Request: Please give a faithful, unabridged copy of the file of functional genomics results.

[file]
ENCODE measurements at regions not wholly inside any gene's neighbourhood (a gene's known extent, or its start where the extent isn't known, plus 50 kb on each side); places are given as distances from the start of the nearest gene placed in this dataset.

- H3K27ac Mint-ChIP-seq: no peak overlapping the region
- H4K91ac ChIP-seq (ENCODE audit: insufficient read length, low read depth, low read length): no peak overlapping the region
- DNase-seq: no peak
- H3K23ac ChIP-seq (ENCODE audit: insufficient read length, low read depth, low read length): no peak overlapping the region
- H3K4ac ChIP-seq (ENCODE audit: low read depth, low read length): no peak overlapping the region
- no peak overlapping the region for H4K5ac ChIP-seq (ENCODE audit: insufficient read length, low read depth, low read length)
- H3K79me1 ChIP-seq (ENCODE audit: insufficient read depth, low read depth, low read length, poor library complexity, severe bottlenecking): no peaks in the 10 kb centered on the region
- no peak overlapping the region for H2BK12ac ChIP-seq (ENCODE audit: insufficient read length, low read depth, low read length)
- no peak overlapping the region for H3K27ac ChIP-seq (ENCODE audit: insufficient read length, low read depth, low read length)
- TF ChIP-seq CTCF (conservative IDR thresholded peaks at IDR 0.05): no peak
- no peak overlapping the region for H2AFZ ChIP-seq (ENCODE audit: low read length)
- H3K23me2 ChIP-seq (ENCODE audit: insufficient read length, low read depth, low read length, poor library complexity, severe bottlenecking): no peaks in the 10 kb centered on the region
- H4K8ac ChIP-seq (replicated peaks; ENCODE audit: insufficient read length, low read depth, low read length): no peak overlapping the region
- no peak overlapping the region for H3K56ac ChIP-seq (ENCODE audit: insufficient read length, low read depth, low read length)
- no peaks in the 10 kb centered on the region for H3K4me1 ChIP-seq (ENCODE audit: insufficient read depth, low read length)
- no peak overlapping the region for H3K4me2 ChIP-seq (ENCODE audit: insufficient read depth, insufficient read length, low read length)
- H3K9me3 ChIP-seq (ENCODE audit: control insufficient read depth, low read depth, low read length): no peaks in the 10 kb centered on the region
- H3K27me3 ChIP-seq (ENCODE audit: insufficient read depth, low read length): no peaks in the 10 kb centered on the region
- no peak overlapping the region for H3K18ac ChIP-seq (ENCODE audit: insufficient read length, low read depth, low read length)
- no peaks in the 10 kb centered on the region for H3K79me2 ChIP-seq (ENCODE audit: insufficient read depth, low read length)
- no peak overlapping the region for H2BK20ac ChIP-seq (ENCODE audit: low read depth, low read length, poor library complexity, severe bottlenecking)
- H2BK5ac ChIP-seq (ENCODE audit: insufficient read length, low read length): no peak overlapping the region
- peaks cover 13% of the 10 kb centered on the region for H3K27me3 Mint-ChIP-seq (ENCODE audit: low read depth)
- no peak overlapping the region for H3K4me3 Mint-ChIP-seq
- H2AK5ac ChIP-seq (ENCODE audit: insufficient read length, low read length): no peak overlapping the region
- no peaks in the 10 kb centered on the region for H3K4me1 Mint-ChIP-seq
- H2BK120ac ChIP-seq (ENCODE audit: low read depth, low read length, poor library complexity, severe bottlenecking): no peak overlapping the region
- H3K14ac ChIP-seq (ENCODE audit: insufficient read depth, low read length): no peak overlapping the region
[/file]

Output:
ENCODE measurements at regions not wholly inside any gene's neighbourhood (a gene's known extent, or its start where the extent isn't known, plus 50 kb on each side); places are given as distances from the start of the nearest gene placed in this dataset.

- H3K27ac Mint-ChIP-seq: no peak overlapping the region
- H4K91ac ChIP-seq (ENCODE audit: insufficient read length, low read depth, low read length): no peak overlapping the region
- DNase-seq: no peak
- H3K23ac ChIP-seq (ENCODE audit: insufficient read length, low read depth, low read length): no peak overlapping the region
- H3K4ac ChIP-seq (ENCODE audit: low read depth, low read length): no peak overlapping the region
- no peak overlapping the region for H4K5ac ChIP-seq (ENCODE audit: insufficient read length, low read depth, low read length)
- H3K79me1 ChIP-seq (ENCODE audit: insufficient read depth, low read depth, low read length, poor library complexity, severe bottlenecking): no peaks in the 10 kb centered on the region
- no peak overlapping the region for H2BK12ac ChIP-seq (ENCODE audit: insufficient read length, low read depth, low read length)
- no peak overlapping the region for H3K27ac ChIP-seq (ENCODE audit: insufficient read length, low read depth, low read length)
- TF ChIP-seq CTCF (conservative IDR thresholded peaks at IDR 0.05): no peak
- no peak overlapping the region for H2AFZ ChIP-seq (ENCODE audit: low read length)
- H3K23me2 ChIP-seq (ENCODE audit: insufficient read length, low read depth, low read length, poor library complexity, severe bottlenecking): no peaks in the 10 kb centered on the region
- H4K8ac ChIP-seq (replicated peaks; ENCODE audit: insufficient read length, low read depth, low read length): no peak overlapping the region
- no peak overlapping the region for H3K56ac ChIP-seq (ENCODE audit: insufficient read length, low read depth, low read length)
- no peaks in the 10 kb centered on the region for H3K4me1 ChIP-seq (ENCODE audit: insufficient read depth, low read length)
- no peak overlapping the region for H3K4me2 ChIP-seq (ENCODE audit: insufficient read depth, insufficient read length, low read length)
- H3K9me3 ChIP-seq (ENCODE audit: control insufficient read depth, low read depth, low read length): no peaks in the 10 kb centered on the region
- H3K27me3 ChIP-seq (ENCODE audit: insufficient read depth, low read length): no peaks in the 10 kb centered on the region
- no peak overlapping the region for H3K18ac ChIP-seq (ENCODE audit: insufficient read length, low read depth, low read length)
- no peaks in the 10 kb centered on the region for H3K79me2 ChIP-seq (ENCODE audit: insufficient read depth, low read length)
- no peak overlapping the region for H2BK20ac ChIP-seq (ENCODE audit: low read depth, low read length, poor library complexity, severe bottlenecking)
- H2BK5ac ChIP-seq (ENCODE audit: insufficient read length, low read length): no peak overlapping the region
- peaks cover 13% of the 10 kb centered on the region for H3K27me3 Mint-ChIP-seq (ENCODE audit: low read depth)
- no peak overlapping the region for H3K4me3 Mint-ChIP-seq
- H2AK5ac ChIP-seq (ENCODE audit: insufficient read length, low read length): no peak overlapping the region
- no peaks in the 10 kb centered on the region for H3K4me1 Mint-ChIP-seq
- H2BK120ac ChIP-seq (ENCODE audit: low read depth, low read length, poor library complexity, severe bottlenecking): no peak overlapping the region
- H3K14ac ChIP-seq (ENCODE audit: insufficient read depth, low read length): no peak overlapping the region